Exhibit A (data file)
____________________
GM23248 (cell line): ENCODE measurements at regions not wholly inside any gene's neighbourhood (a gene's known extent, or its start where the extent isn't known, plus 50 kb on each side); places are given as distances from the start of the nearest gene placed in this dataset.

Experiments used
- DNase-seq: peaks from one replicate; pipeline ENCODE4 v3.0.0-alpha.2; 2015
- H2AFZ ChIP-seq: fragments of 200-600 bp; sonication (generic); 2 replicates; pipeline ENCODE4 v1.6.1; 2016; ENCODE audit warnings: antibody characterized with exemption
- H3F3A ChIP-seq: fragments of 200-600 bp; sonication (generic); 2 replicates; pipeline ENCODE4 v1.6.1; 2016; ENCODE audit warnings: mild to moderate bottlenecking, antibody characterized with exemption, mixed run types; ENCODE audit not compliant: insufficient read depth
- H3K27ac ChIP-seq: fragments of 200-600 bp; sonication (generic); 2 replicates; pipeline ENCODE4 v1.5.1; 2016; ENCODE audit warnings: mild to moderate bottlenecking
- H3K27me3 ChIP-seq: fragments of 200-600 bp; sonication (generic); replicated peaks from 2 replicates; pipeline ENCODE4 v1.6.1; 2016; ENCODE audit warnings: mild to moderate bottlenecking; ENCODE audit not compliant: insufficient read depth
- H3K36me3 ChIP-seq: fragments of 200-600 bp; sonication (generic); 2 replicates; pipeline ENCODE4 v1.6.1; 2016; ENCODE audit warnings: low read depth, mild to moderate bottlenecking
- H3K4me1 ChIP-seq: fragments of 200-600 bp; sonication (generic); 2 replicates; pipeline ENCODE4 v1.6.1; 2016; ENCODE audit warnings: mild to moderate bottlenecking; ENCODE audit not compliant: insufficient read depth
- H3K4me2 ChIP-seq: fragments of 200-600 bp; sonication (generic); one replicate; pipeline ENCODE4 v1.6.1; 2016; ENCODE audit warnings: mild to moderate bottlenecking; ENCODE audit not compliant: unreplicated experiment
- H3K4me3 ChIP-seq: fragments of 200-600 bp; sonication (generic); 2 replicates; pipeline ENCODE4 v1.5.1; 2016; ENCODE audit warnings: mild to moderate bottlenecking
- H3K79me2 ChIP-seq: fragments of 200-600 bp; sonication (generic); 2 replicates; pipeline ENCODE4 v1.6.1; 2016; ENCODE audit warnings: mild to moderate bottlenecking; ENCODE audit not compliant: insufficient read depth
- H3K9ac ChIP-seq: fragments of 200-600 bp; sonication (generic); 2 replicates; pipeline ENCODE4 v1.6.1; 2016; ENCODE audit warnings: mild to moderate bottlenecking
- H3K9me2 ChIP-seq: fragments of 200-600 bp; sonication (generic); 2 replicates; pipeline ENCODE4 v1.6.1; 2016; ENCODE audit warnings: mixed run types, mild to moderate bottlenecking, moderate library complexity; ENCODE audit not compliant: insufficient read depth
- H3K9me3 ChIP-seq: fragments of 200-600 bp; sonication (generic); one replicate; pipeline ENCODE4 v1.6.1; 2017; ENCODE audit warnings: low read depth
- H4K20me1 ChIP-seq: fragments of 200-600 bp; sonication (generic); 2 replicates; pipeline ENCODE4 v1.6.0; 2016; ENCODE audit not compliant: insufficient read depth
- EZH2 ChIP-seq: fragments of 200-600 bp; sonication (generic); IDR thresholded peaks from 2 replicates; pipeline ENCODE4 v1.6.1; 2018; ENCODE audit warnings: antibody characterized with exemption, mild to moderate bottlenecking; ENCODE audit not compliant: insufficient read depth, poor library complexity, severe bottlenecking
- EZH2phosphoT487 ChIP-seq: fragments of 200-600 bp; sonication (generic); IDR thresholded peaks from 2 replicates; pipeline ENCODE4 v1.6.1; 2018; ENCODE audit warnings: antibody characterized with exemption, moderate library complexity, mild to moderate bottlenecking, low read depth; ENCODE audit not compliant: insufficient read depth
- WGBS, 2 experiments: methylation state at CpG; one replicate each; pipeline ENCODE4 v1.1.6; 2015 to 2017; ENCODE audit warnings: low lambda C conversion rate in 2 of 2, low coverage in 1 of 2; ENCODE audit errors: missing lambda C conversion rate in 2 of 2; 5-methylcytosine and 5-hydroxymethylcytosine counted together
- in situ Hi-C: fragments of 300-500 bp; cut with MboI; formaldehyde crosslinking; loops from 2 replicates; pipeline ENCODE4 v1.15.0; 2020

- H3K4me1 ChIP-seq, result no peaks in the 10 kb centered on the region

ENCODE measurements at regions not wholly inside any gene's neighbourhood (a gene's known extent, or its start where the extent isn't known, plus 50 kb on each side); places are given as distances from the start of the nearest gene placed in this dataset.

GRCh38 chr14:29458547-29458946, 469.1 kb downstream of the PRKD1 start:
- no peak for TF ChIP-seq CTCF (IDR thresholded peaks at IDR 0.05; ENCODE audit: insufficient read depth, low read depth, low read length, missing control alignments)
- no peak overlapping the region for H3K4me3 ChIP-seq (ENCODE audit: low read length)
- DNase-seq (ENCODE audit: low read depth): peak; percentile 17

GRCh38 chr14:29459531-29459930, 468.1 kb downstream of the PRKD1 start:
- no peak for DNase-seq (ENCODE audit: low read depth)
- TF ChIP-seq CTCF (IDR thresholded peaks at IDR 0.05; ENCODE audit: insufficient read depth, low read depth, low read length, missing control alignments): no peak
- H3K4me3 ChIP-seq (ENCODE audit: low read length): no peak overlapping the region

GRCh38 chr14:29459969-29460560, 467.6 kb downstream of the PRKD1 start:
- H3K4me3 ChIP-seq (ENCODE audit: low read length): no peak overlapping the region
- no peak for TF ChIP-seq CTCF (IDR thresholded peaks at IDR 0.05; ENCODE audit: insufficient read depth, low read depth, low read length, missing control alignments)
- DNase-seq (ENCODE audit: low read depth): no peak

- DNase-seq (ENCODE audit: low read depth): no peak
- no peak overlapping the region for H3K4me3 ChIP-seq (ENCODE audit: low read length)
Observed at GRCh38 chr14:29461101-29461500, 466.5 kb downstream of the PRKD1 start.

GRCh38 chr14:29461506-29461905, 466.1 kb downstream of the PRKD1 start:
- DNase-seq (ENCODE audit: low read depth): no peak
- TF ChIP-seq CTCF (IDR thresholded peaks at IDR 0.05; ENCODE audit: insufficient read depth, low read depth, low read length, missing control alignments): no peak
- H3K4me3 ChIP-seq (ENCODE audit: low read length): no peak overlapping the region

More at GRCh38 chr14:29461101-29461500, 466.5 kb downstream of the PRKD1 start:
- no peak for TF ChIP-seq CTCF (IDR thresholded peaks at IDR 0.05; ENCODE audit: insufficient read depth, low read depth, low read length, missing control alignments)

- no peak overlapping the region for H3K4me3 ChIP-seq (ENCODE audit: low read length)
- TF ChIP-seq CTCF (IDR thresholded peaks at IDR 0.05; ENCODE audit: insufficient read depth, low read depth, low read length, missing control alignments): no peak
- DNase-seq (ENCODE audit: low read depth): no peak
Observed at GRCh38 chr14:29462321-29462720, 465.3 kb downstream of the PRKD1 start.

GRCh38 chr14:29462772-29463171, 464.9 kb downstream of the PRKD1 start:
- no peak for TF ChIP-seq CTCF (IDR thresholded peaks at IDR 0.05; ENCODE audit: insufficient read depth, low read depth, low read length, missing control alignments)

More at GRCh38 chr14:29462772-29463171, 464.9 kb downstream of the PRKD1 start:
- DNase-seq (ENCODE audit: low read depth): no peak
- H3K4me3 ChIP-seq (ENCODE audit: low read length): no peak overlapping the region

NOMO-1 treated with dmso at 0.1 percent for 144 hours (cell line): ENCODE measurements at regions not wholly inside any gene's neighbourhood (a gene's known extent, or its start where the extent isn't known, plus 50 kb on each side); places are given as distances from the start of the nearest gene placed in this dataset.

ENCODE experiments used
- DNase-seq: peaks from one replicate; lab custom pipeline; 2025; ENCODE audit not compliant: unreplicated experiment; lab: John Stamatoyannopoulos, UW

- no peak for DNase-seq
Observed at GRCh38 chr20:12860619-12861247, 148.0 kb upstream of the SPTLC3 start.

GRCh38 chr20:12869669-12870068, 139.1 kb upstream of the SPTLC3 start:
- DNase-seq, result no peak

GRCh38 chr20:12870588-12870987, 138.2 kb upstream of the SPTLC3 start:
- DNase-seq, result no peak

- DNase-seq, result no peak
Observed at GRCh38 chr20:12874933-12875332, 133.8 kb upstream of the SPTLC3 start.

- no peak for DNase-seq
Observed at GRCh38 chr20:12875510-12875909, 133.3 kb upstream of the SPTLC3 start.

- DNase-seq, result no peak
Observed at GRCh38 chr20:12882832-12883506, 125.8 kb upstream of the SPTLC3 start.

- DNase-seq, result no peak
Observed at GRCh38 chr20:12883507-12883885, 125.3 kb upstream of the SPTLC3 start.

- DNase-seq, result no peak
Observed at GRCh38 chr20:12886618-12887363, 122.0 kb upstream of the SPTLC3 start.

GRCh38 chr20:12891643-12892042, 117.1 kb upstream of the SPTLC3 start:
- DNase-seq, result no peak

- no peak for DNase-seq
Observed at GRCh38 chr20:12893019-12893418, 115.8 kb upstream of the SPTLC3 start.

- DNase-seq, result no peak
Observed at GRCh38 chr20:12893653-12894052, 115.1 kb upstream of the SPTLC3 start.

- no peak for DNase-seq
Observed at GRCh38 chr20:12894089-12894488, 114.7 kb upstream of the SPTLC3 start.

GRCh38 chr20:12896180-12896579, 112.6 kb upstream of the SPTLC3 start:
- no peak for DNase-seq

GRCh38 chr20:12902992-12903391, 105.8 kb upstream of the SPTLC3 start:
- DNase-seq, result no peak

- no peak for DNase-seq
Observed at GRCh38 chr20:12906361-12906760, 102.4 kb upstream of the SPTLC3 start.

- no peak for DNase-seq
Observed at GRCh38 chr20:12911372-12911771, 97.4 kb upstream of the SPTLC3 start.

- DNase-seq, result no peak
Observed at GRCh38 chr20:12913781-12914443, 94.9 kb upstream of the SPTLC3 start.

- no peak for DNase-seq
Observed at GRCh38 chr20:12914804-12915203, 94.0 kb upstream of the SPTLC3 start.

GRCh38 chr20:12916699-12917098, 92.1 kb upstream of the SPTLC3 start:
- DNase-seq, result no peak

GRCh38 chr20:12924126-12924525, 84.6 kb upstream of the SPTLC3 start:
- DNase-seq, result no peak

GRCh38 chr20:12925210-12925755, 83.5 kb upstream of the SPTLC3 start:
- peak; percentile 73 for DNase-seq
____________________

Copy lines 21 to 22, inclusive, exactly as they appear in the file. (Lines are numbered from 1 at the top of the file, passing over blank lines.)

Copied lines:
- H3K4me1 ChIP-seq, result no peaks in the 10 kb centered on the region

ENCODE measurements at regions not wholly inside any gene's neighbourhood (a gene's known extent, or its start where the extent isn't known, plus 50 kb on each side); places are given as distances from the start of the nearest gene placed in this dataset.